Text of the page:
Sen. Sanders does recognize that congressional Republicans would never support the taxes designed to fund this bill but Sanders knows “the American people will go along with it.” Sanders’ new bill will hopefully bring the United States up to a new level, educationally and economically with the rest of the world.

For more information on Bernie Sanders and his proposed College For All Act, visit his congressional website at http://www.sanders.senate.gov

College students support Syrian Refugee effort

By Yvonne Curry

Staff Writer

  More than 200,000 Syrians have lost their lives in four years of armed conflict confirmed a report by BBC News March 12, 2015.  The same report states that the conflict began with anti-government protests and was escalated into a full-scale civil war.  More than 11 million others have been forced from their homes as forces loyal to President Bashar al-Assad of Syria and those opposed to his rule battle each other – as well as jihadist militants from the Islamic State. The UN Secretary General Ban Ki-moon stated in a speech at the UN in January 2014, “What began as another Arab Spring uprising against an autocratic ruler has mushroomed into a brutal proxy war that has drawn in regional and world powers.”
As a result, this horrific outcry has touched individuals all over the globe. The Wall Street Journal reported on September 12, 2015 that tens of thousands of demonstrators in Europe rallied to express sympathy toward migrants seeking refuge in the region amid the largest migration of displaced people since the end of World War II.  According to the Journal, about 30,000 people converged in Copenhagen carrying banners such as “Refugees Welcome.”  In Hamburg, Germany, more than 24,000 people demonstrated against xenophobia and racism.  Demonstrators also marched in London to pressure the British government to take in more refugees.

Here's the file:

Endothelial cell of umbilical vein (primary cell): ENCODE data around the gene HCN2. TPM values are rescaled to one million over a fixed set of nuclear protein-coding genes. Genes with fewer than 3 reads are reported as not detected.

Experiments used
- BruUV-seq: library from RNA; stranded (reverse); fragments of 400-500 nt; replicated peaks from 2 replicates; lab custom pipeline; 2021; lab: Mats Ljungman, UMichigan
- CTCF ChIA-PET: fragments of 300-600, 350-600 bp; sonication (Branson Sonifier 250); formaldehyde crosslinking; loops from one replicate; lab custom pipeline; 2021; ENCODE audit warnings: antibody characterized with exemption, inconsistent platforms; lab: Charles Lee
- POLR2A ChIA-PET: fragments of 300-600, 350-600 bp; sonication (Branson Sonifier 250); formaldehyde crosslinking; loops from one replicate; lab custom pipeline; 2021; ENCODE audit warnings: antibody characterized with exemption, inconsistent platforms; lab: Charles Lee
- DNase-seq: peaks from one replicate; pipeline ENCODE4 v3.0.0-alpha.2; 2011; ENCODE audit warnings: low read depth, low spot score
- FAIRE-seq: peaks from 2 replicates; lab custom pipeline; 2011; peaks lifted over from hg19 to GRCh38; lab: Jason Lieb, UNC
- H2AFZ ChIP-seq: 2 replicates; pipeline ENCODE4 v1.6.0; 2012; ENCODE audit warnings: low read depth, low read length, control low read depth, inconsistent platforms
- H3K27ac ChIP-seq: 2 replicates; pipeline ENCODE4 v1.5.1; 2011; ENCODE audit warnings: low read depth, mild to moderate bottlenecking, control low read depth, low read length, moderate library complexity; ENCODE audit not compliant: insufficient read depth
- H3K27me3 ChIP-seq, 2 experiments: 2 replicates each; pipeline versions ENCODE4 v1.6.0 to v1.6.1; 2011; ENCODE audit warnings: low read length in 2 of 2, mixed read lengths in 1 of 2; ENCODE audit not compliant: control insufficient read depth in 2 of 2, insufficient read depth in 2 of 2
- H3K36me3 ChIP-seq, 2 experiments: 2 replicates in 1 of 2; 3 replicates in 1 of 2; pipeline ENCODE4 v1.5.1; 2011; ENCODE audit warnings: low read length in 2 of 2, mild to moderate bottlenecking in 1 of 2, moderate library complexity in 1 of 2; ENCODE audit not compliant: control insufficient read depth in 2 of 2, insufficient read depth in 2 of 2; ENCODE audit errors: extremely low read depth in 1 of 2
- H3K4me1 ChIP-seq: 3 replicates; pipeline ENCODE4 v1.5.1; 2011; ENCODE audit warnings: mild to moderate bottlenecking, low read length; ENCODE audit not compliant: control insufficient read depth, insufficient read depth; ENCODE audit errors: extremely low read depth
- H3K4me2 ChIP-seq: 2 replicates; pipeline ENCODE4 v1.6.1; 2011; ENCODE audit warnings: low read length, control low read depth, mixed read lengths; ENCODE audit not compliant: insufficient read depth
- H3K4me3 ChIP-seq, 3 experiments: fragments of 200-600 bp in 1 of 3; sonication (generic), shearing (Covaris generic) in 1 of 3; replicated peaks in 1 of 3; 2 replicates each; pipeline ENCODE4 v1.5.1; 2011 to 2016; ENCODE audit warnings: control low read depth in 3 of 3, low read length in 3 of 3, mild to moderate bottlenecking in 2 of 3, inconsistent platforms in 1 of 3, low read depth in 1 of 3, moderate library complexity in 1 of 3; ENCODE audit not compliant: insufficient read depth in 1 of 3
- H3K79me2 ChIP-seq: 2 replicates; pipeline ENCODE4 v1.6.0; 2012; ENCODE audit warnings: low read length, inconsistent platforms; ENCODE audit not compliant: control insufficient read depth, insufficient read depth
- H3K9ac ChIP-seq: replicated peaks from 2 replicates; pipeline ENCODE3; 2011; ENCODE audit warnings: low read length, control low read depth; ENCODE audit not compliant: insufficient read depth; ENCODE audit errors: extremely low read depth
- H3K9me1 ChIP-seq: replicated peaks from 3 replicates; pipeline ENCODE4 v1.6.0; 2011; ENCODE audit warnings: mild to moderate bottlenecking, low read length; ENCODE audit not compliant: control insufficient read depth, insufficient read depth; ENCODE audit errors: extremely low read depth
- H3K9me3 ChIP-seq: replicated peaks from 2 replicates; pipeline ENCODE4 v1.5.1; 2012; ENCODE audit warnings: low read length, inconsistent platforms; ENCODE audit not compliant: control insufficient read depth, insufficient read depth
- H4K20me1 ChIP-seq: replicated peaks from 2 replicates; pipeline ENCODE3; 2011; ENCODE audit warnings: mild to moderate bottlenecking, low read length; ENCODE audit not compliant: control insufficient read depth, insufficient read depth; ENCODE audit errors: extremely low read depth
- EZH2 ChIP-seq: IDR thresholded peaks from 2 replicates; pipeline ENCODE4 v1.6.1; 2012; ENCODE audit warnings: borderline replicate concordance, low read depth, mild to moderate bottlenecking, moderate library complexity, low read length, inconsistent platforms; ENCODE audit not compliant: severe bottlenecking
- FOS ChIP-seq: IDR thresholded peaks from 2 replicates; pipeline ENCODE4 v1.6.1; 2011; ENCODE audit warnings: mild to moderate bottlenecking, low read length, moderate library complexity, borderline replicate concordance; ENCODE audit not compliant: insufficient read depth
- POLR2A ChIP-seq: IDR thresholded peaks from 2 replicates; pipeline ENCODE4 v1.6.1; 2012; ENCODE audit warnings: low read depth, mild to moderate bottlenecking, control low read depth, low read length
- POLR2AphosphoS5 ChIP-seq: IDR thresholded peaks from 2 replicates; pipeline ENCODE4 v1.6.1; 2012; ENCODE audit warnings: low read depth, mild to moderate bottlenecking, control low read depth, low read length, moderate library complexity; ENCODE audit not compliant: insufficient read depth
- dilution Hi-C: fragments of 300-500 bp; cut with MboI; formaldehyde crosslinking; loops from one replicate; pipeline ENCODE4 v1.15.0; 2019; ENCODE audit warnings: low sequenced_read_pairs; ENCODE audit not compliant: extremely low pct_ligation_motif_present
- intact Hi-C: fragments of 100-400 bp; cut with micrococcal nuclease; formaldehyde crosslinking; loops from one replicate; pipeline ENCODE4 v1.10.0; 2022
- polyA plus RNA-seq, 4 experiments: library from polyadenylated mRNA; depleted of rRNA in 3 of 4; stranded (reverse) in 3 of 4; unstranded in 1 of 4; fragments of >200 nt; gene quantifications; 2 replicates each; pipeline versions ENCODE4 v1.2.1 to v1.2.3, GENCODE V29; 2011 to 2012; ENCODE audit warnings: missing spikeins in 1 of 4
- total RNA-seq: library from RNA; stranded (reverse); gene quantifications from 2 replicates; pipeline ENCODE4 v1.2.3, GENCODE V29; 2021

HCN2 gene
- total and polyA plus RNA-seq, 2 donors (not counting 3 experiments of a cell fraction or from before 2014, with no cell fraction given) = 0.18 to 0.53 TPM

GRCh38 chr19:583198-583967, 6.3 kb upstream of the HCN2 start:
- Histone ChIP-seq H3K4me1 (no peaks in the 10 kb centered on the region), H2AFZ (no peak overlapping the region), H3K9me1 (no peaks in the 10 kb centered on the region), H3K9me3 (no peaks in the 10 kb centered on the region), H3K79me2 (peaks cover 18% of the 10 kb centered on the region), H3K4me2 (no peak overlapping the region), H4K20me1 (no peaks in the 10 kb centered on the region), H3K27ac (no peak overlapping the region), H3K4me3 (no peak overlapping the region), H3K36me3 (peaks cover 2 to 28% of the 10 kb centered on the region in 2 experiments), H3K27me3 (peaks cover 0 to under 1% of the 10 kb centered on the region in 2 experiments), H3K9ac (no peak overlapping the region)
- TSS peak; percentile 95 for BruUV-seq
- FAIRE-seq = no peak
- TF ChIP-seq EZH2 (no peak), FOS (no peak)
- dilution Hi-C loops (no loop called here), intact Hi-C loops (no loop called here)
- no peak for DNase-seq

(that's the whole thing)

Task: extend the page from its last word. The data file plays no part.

These world powers are not all on the same page as their protesters.  In fact, the president of Hungary defended his country’s tough migrant policy in a German tabloid Bild quoted in an interview as staring, “These migrants don’t come from the war zone, but from camps in Syria’s neighboring countries Lebanon, Jordan and Turkey, where they were in safety and thus didn’t fear of their lives, but for wanting a better life.”  Hungary’s president also stated in the interview that he could understand the Syrian’s for this, but there is no fundamental right to a better life.  He believes there is only a right to security and human dignity.
According to USAID.gov, the United States remains committed to helping the innocent children, women, and men affected by the ongoing conflict in Syria.  The total U.S. humanitarian assistance since the start of the conflict in March 2011 is now more than $3 billion.  The United States remains the single-largest donor of humanitarian aid for those affected by Syria’s crisis, which has become its biggest humanitarian emergency of our era.